In a report issued on March 31, the Deptartment of Labor’s Inspector General concluded that the U.S. Mine Safety and Health Administration (MSHA) is making "significant progress" in reforming its own operations after a series of reports found enforcement problems in the aftermath of the 2010 Upper Big Branch mine disaster in West Virginina that left 29 miners dead. But the report also says the agency can do more to ensure that problems are being corrected.
At issue are a pair of reports released early last year that focused on MSHA's role leading up to the Upper Big Branch explostion, the most deadly mine accident in the United States in four decades. An internal review found "significant shortcomings" within the agency. Another independent probe said MSHA downplayed its own culpability. The new report says MSHA had already been taking actions to address gaps in mine safety oversight, including tougher coal dust standards to prevent explosions and an enhanced inspection regime. The audit was requested by House Education and the Workforce Chairman John Kline (R-MN).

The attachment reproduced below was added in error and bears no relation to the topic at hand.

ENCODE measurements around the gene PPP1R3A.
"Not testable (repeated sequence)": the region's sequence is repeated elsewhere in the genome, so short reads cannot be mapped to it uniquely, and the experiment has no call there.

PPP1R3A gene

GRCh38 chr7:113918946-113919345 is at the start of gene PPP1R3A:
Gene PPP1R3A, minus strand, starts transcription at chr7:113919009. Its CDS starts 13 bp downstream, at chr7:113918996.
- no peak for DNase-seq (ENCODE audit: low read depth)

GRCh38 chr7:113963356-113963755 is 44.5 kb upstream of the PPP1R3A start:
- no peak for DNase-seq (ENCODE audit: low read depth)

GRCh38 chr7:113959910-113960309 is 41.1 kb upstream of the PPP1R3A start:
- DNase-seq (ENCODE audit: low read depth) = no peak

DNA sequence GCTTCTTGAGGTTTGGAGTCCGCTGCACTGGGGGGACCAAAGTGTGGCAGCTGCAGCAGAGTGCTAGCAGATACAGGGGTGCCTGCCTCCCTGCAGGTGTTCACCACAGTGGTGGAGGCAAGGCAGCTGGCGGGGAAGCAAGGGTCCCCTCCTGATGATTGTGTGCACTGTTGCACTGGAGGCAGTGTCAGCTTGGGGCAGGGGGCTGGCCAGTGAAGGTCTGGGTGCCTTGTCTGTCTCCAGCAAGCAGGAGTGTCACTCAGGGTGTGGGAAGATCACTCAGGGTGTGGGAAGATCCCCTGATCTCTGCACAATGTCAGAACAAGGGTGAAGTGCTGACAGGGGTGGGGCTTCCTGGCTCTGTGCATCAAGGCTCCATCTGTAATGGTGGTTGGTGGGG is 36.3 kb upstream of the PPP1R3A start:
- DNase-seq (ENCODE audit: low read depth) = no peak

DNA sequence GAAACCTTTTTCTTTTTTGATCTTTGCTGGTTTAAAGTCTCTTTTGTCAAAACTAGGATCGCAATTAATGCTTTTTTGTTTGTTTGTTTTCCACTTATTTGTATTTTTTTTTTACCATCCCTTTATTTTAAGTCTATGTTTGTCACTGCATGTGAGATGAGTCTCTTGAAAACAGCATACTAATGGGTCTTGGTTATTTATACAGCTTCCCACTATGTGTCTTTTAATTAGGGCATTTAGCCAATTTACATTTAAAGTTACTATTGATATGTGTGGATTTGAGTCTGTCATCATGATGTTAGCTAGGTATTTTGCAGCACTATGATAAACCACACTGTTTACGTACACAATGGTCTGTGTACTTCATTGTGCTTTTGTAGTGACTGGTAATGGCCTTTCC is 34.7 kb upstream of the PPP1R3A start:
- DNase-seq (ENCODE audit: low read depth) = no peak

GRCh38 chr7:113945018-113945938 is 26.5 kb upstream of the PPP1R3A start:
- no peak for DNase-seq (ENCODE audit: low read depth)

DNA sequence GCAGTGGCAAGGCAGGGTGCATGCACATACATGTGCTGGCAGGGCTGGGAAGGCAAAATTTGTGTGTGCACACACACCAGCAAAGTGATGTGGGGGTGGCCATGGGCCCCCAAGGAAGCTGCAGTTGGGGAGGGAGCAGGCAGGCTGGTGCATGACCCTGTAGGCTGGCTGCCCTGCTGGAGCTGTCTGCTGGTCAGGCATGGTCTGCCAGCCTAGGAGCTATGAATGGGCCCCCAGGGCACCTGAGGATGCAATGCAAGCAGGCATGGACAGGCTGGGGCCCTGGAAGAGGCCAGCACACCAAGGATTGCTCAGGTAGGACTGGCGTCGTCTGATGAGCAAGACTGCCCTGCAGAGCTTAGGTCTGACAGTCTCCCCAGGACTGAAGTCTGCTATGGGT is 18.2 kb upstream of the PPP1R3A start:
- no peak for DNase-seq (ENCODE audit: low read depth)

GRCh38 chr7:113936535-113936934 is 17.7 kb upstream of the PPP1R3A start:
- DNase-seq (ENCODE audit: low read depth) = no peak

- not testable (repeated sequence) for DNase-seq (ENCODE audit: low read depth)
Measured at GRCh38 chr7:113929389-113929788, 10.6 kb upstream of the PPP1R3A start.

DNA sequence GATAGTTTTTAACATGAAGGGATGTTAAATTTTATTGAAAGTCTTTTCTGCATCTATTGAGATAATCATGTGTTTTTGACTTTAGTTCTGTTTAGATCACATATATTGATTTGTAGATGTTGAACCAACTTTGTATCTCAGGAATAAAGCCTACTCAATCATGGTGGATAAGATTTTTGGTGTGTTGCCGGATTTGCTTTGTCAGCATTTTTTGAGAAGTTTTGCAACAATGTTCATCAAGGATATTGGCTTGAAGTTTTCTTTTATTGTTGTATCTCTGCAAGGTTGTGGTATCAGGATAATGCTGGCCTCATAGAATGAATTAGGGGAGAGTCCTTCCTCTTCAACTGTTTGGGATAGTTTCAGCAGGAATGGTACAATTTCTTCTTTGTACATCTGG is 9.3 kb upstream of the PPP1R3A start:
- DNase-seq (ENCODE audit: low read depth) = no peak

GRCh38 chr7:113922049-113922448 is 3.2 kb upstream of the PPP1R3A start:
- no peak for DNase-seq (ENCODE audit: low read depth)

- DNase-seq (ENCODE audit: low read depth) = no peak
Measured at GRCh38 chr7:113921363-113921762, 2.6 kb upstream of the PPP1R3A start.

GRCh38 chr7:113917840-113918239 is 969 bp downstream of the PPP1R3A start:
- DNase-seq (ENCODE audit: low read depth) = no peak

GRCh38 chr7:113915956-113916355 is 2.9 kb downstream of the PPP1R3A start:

The IG concludes by asking MSHA to "build a process into its internal review framework to rank and prioritize recommendations [and] continue work on those recommendations that do not currently have anticipated due dates to ensure they are being diligently pursued."
The agency has issued more than 10,000 citations since the special impact inspections began in April 2010.